In This Article Vincent van Gogh

  • Introduction
  • The Letters
  • Overviews of the Oeuvre by Period
  • Materiality, Process, Technique
  • Artistic Strategies: Van Gogh’s Positioning of His Oeuvre
  • Biography

Art History Vincent van Gogh
by
Cornelia Homburg
  • LAST MODIFIED: 27 June 2017
  • DOI: 10.1093/obo/9780199920105-0112

Introduction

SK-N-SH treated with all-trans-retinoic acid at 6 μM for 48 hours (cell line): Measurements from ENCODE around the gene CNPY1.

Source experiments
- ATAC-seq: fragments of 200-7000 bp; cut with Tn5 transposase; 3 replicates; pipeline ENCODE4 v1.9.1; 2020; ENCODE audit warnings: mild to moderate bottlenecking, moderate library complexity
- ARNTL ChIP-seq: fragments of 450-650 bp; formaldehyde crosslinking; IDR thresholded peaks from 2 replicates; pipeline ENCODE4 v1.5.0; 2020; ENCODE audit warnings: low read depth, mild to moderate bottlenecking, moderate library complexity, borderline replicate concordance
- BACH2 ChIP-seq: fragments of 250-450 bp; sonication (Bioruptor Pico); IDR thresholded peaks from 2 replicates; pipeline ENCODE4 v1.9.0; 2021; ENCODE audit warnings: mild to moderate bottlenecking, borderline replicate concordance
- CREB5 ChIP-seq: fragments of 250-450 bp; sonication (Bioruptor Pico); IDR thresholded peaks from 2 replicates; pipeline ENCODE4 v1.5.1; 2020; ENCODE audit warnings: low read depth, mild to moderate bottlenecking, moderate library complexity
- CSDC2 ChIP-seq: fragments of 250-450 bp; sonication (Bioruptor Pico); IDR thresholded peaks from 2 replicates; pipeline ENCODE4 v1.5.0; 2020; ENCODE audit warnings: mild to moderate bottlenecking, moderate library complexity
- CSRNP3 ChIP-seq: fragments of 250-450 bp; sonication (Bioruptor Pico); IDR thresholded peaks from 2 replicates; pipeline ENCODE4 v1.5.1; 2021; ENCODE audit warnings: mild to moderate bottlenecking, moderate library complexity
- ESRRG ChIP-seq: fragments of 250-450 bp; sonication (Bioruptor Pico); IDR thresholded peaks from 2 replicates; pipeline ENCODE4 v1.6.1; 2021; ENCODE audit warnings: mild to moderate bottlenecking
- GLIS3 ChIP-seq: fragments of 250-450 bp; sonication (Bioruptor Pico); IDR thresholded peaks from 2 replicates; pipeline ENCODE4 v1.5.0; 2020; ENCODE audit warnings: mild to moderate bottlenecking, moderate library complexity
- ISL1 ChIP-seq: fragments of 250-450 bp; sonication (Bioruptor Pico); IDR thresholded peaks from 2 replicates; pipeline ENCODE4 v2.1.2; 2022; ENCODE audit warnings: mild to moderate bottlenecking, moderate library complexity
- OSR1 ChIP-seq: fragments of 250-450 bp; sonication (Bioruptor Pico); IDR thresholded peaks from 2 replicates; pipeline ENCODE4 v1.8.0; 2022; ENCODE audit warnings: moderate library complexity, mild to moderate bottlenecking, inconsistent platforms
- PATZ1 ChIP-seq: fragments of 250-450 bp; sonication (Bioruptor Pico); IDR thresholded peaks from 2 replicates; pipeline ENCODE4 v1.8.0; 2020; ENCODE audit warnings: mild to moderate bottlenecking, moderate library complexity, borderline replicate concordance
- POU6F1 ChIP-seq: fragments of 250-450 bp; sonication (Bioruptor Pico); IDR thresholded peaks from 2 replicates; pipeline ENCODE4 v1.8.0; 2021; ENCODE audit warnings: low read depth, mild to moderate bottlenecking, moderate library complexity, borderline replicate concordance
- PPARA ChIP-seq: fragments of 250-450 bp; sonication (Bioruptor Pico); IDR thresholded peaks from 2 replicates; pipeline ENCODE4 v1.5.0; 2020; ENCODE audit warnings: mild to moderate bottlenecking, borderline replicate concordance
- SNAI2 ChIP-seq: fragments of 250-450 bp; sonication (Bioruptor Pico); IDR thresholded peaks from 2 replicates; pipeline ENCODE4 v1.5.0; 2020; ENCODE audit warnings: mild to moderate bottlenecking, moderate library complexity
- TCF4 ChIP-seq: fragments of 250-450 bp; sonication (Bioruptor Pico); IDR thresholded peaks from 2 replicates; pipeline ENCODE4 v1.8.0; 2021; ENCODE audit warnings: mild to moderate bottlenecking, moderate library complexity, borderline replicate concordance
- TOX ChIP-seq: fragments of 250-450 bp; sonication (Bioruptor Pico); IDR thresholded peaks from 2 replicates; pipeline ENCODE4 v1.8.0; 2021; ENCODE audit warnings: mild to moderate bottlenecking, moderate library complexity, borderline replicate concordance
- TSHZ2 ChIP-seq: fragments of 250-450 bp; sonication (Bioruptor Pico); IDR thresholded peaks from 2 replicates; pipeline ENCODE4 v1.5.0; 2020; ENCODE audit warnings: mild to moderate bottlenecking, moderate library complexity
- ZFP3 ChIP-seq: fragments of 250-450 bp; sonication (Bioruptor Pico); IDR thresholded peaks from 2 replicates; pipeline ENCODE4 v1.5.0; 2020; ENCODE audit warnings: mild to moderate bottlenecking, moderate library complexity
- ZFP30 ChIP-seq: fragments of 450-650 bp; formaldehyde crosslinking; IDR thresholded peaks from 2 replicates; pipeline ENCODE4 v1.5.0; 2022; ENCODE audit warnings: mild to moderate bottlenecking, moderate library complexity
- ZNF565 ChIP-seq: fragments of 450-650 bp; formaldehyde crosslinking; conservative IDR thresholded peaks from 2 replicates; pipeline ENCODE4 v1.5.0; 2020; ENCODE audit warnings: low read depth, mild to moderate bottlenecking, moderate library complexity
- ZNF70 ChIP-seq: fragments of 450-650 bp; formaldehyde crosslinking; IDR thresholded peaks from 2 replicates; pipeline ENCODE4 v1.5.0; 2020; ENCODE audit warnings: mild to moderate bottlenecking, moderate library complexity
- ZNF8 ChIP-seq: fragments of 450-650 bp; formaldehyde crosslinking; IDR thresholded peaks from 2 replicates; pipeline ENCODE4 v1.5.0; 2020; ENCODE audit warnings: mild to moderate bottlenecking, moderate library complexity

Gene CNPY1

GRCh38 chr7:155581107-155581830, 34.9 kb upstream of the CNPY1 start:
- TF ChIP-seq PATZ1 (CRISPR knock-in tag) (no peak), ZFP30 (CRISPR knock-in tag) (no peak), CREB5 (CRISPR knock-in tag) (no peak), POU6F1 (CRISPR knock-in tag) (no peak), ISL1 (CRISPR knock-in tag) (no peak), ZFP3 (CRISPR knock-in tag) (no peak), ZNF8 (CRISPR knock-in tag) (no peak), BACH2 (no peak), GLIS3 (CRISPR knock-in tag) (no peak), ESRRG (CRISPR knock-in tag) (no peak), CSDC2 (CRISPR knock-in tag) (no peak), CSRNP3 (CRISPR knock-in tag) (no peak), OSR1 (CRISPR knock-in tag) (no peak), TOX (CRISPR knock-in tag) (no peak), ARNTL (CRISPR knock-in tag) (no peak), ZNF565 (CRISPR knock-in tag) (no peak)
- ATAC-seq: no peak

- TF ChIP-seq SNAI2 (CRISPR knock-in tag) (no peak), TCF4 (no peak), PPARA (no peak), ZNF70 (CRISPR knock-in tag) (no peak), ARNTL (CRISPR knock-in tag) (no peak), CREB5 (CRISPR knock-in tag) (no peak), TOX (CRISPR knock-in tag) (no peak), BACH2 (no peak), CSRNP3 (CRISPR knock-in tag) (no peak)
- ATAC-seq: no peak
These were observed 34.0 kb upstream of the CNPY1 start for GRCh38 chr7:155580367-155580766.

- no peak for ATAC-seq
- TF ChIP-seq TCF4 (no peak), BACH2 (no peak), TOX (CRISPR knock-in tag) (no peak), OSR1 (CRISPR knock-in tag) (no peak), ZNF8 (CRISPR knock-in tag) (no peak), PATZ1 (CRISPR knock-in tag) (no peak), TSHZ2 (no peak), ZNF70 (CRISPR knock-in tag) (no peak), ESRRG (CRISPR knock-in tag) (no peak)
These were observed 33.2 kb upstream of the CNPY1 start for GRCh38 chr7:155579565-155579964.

Vincent van Gogh (b. 1858–d. 1890) must be considered the most widely known painter of the 19th century—for his art as much as his life and suicide. Turning artist only at the age of twenty-seven, he was largely self-taught, though his prior training as art dealer, infatuation with religion, and a life-long passion for literature had a profound impact on his art. Van Gogh spent most of the first half of his career between the rural environs of his parents’ home and The Hague where he was in contact with members of The Hague School. His work was influenced by his admiration for the School of Barbizon, in particular Jean-François Millet, and his objective to become a painter of peasant life. In 1886, after a brief stay in Antwerp, he settled in Paris where he soon participated in the contemporary art scene. He associated with Impressionists, Neo-Impressionists, and other artists such as Emile Bernard and John Russell. Moving to Arles in early 1888, he developed his personal brand of intensely colored, expressive art while articulating his ambitions and artistic allegiances in his many letters. His admiration for Rembrandt and Delacroix, as well as Japanese art, motivated his ideas, as did his two-month-long collaboration with Paul Gauguin at the end of 1888. Despite his mental breakdown and ensuing year-long isolation in the asylum of Saint-Rémy-de-Provence, Van Gogh continued to pursue his art with impressive clarity of mind. Interrupted by periods of illness and frequently shaken in his confidence, he created ambitious works that garnered attention in avant-garde circles. With the help of his brother Theo, an art dealer in Paris, he continued to exhibit, and critics began to take note of his work. In July 1890, after three months of immense creativity in Auvers-sur-Oise outside Paris, Van Gogh committed suicide. Soon after his death his fame began to rise swiftly to a star status that had a far-reaching impact on the imagination of both artists and the general public. As a result, the Van Gogh literature is vast. Many early publications, while often insightful and informative, promoted the image of Van Gogh as a mad genius, and his personality and suicide heavily influenced the analysis of his oeuvre. In the second half of the 20th century, a new generation of researchers began to concentrate more on the painter’s work and its social and cultural context, distancing the oeuvre from the persona. Studies of the artist’s relationships with his contemporaries, his models, and his ambitions as a modern painter have further corrected the popular image of the isolated artist. Important work focuses on the investigation of the artist’s ideas and concept of his work. Often growing out of dissertation research, much of this newer material has been published in exhibition catalogs, next to articles and books. The recent collection catalogs of the Van Gogh Museum (Amsterdam) and the Kroeller Mueller Museum (Otterlo) provide a wealth of fresh information. Among the most useful publications is the new edition of Van Gogh’s letters both in print and online.